Aereo Chief Keeps Up Heat on Broadcasters, Suggests Networks Are Bluffing

Apr 18, 2013  •  Post A Comment

Aereo Chief Executive Chet Kanojia expressed skepticism that broadcast networks would make good on their threats to move to cable to circumvent his service, the New York Post reports. Executives for Fox and Univision talked earlier this month about converting their networks into pay services.

"Are they bluffing?” Kanojia said at an Advertising Age media conference in New York. “I’m the engineer at the bottom of the food chain. There’s an obligation, a public interest,” to provide the signal.

"The real question is a consumer question: Can you rightfully disenfranchise 50 million consumers?” the executive said. “Is that what the preferred policy is?”

Asked whether Aereo would pay retransmission fees, he replied, "The spectrum was granted free to air; all this is, is a new type of antenna.”

The report adds: “Fox Chief Operating Officer Chase Carey said recently that his company had ‘no choice but to develop business solutions that ensure we continue to remain in the driver’s seat of our own destiny. One option could be converting the Fox broadcast network to a pay channel.’”

Univision Chairman Haim Saban made similar comments earlier this month, accusing Aereo of pirating content.

The broadcast networks have been battling Aereo in court, where the networks have lost two decisions, the report notes. The nets have requested that a full federal appeals court hear the case.


  1. Aereo is merely providing a sophisticated antenna, receiver and DVR to people already authorized to view and enjoy the programs. How doe this infringe on a station’s copyright? Broadcasters have tasted the allure of retransmission payments and have forgotten that their primary mission is to provide free television programming to viewers with their designated market area. If broadcasters don’t like it, then switch off the transmitter and become another cable provider. They will lose their spectrum, their DMA, their protected status and become lost in a sea of other cable programmers. As more people are cutting the (cable) cord, broadcasters should be looking for ways to increase their OTA viewership, promoting their own signals, and embracing new technology such as Aereo.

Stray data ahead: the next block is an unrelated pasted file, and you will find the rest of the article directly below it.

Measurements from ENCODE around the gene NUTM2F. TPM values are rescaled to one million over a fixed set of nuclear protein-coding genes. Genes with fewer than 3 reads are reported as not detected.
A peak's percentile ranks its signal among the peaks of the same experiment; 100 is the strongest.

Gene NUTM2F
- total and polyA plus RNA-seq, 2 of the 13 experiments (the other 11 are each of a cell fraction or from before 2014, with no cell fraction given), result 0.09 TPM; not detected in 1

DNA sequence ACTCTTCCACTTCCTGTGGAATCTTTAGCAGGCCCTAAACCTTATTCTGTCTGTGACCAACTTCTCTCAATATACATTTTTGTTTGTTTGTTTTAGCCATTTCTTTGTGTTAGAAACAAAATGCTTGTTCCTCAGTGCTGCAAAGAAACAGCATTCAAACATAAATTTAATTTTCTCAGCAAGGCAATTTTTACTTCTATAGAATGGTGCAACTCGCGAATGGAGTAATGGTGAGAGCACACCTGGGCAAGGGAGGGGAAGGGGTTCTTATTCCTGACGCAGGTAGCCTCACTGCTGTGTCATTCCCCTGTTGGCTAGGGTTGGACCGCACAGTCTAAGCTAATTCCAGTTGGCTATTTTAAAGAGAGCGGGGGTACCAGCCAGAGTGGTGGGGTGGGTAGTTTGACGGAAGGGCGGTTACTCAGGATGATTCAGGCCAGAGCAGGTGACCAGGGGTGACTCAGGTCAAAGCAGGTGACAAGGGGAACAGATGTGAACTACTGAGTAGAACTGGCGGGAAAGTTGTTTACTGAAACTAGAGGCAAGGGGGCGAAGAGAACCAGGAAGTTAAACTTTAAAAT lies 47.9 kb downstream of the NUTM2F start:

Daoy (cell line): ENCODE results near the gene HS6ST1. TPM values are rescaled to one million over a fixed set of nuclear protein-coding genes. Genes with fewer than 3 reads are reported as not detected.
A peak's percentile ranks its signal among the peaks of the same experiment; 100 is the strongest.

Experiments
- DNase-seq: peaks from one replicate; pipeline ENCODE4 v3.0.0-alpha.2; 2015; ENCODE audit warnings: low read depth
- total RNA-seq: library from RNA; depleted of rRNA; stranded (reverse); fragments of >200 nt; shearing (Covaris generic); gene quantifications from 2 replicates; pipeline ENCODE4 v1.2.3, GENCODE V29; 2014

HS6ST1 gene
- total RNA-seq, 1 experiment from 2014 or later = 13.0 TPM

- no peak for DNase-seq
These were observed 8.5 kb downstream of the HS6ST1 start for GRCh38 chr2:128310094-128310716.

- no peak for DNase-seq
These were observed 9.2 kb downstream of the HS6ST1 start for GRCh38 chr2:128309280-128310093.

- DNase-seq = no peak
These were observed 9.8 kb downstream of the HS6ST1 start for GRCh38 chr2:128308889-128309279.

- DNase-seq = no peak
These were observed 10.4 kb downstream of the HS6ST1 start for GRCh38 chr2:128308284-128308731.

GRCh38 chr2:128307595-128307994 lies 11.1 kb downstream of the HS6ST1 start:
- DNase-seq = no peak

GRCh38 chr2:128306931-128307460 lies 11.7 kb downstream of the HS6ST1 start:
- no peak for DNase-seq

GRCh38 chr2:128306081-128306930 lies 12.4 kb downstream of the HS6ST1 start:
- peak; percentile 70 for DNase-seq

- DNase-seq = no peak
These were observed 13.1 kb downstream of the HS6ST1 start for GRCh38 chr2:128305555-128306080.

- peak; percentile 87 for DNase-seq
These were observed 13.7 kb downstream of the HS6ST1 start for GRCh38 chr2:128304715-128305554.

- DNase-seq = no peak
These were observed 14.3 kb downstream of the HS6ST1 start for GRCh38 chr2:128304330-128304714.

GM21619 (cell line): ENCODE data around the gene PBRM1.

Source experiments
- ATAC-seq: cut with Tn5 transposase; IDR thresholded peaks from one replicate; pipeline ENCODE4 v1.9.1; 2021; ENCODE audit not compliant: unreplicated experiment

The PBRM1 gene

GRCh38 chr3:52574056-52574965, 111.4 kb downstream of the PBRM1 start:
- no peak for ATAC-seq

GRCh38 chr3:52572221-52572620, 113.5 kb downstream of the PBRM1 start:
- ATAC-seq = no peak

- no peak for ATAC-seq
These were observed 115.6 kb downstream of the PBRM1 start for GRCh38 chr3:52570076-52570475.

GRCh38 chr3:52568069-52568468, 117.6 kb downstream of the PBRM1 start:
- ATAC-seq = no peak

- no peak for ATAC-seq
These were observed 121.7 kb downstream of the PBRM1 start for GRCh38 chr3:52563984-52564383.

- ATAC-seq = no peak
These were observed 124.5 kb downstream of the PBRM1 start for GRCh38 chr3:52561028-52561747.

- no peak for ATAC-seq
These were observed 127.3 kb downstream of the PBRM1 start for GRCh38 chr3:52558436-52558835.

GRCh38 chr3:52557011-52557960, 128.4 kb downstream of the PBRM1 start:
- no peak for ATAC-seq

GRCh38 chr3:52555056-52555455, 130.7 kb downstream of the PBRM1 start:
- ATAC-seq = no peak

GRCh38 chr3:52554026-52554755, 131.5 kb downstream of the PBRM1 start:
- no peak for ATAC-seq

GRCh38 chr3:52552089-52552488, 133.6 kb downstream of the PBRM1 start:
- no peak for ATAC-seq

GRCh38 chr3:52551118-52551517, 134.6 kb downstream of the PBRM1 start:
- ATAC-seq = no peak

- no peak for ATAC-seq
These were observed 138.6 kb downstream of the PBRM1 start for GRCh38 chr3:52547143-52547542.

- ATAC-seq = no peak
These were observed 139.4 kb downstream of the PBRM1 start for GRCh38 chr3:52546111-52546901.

2. From the news reports, I’m not sure exactly what it is the Aereo provides. It sounds like they are a middle-man providing OTA broadcast reception to people who have issues with receiving OTA signals.
    I’m sure there’s a simple technological solution to any such issues that don’t entail paying an continuous fee for something that is otherwise free.. and for which Aereo pays nothing.

  3. Essentially, you are correct John. They are a “middleman.” The premise to this is that someone “rents” one of those antennas and then the equipment to send that RF to their PC or device. However, what I have never believed is that they can have 2000+ antennas in a skyscraper or building in Queens, surrounded by other skyscrapers or buildings (which block DTV signals, in the first place). I also find it hard to see 2000+ Tuners that stay on and online 24/7 without hiccups that could be noticed and complained about. Let’s not get into the room needed for such devices. This whole argument doesn’t wash with me. This may be “semi-true”, but not totally. It also is the same price as the bargain basic “local channel-only” cable TV. Problem I also have, as anyone in this industry will also tell you is the quality of the picture and sound. The sound may be low bitrate, while the picture was originally broadcast as MPEG2, converted to another form… such as MPEG4 or other codec, which reduces the quality. Also take into account the bandwidth they uphold.
    With that said, bandwidth amount, 2000+ antennas, 2000+ tuners/DVR’s… it just adds up to be too much to be comparable to watching DTV… at the cost of lowest-level cable.
    To me, the courts are being hog washed.

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